Thus, I predict that the rigorous, controlled (and expensive, and time-consuming) studies of medications and other interventions for “comorbid” anxiety disorders and alcoholism are doomed to fail.  This is because alcoholism and anxiety are not comorbid in the sense that black and white combine to form the stripes of a zebra.  Rather, they make various shades of grey.  Some greys are painful and everlasting, while others are easier to erase.  By simplifying them as black+white and treating them accordingly, we miss the point that people are what matter, and that the “grey areas” are key to understanding each patient’s anxieties, insecurities, and motivations—in other words, to figuring out how each patient is unique.


I Just Don’t Know What (Or Whom) To Believe Anymore

July 2, 2011

de-lu-sion [dih-loo-zhuhn] Noun.  1. An idiosyncratic belief or impression that is firmly maintained despite being contradicted by what is generally accepted as reality, typically a symptom of mental disorder.

The announcement this week of disciplinary action against three Harvard Medical School psychiatrists (which you can read about here and here and here and here) for violating that institution’s conflict-of-interest policy comes at a pivotal time for psychiatry.  Or at least for my own perceptions of it.

As readers of this blog know, I can be cynical, critical, and skeptical about the medicine I practice on a daily basis.  This arises from two biases that have defined my approach to medicine from Day One:  (1) a respect for the patient’s point of view (which, in many ways, arose out of my own personal experiences), and (2) a need to see and understand the evidence (probably a consequence of my years of graduate work in basic molecular neuroscience before becoming a psychiatrist).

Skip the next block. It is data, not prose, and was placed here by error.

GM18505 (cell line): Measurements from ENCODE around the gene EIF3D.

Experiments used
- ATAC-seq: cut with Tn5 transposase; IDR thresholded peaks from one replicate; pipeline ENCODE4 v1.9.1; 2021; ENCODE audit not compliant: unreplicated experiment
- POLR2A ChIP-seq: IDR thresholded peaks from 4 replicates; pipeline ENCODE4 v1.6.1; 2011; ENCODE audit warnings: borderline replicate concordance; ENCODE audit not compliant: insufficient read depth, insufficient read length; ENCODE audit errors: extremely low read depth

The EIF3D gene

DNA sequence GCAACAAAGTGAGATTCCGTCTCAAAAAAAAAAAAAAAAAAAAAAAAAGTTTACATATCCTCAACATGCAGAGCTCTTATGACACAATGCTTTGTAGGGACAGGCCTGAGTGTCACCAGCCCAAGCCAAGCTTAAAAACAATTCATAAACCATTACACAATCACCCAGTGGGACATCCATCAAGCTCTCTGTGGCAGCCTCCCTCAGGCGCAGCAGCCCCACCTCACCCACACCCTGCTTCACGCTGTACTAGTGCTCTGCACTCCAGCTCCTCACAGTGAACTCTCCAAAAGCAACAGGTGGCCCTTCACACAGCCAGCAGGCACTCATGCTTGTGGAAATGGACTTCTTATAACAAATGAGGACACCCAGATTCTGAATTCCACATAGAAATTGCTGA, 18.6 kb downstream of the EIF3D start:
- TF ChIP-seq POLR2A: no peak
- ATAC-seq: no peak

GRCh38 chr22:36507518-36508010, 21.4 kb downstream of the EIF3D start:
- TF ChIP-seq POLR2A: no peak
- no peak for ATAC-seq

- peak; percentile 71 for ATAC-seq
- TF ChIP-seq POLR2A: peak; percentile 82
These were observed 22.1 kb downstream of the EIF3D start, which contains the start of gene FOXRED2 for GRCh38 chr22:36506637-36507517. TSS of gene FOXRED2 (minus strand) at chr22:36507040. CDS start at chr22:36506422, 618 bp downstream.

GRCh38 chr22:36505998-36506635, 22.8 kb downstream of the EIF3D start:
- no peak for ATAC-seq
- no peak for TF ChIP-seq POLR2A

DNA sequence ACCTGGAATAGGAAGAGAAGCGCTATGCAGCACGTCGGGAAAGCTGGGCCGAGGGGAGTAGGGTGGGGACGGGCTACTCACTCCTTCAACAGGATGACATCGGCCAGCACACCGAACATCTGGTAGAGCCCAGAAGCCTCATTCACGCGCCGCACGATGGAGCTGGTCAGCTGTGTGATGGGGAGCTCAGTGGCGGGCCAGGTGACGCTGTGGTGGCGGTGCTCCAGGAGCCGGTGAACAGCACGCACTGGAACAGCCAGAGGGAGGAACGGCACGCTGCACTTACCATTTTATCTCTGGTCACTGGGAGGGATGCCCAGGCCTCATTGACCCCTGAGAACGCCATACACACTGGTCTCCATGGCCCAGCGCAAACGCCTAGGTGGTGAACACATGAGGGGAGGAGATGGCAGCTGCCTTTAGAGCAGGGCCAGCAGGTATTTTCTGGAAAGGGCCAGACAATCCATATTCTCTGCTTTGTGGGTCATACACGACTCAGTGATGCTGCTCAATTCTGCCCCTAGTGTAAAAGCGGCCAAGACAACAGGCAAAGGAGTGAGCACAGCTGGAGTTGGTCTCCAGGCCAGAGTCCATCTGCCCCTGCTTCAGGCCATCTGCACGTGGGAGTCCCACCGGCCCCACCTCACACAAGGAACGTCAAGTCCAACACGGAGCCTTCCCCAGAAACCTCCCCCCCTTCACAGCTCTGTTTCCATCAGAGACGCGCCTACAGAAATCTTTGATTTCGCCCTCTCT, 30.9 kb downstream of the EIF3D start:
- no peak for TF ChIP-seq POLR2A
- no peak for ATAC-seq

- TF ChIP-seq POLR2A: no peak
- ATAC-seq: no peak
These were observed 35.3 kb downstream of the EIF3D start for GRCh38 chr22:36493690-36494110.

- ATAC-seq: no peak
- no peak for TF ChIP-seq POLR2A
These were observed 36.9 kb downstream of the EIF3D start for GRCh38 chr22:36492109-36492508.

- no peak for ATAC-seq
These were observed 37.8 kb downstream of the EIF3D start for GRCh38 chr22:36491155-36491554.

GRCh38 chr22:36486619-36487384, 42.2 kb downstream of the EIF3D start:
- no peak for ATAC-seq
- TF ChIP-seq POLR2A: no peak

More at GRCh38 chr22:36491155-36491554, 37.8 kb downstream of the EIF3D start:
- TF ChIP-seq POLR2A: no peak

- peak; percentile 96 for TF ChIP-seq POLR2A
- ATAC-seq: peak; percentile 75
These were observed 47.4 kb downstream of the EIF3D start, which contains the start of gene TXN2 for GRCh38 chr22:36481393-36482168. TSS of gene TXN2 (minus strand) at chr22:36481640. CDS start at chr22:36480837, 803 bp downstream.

Surprisingly, I have found these attributes to be in short supply among many psychiatrists—even among the people we consider to be our leaders in the field.  And Harvard’s action against Biederman, Spencer, and Wilens might unfortunately just be the tip of the iceberg.

I entered medical school in the late 1990s.  I recall one of my preclinical lectures at Cornell, in which the chairman of our psychiatry department, Jack Barchas, spoke with breathless enthusiasm about the future of psychiatry.  He expounded passionately about how the coming era would bring deeper knowledge of the biological mechanisms of mental illness and new, safer, more effective medications that would vastly improve our patients’ lives.

My other teachers and mentors were just as optimistic.  The literature at the time was filled with studies of new pharmaceuticals (the atypical antipsychotics, primarily), molecular and neuroimaging discoveries, and novel research into genetic markers of illness.  As a student, it was hard not to be caught up in the excitement of the coming revolution in biological psychiatry.

But I now wonder whether we may have been deluding ourselves.  I have no reason to think that Dr Barchas was lying to us in that lecture at Cornell, but those who did the research about which he pontificated may not have been giving us the whole story.  In fact, we’re now learning that those “revolutionary” new drugs were not quite as revolutionary as they appeared.  Drug companies routinely hid negative results and designed their studies to make the new drugs appear more effective.  They glossed over data about side effects, and frequently drug companies would ghostwrite books and articles that appeared to come from their (supposedly unbiased) academic colleagues.

This went on for a long time.  And for all those years, these same academics taught the current generation of psychiatrists like me, and lectured widely (for pay, of course) to psychiatrists in the community.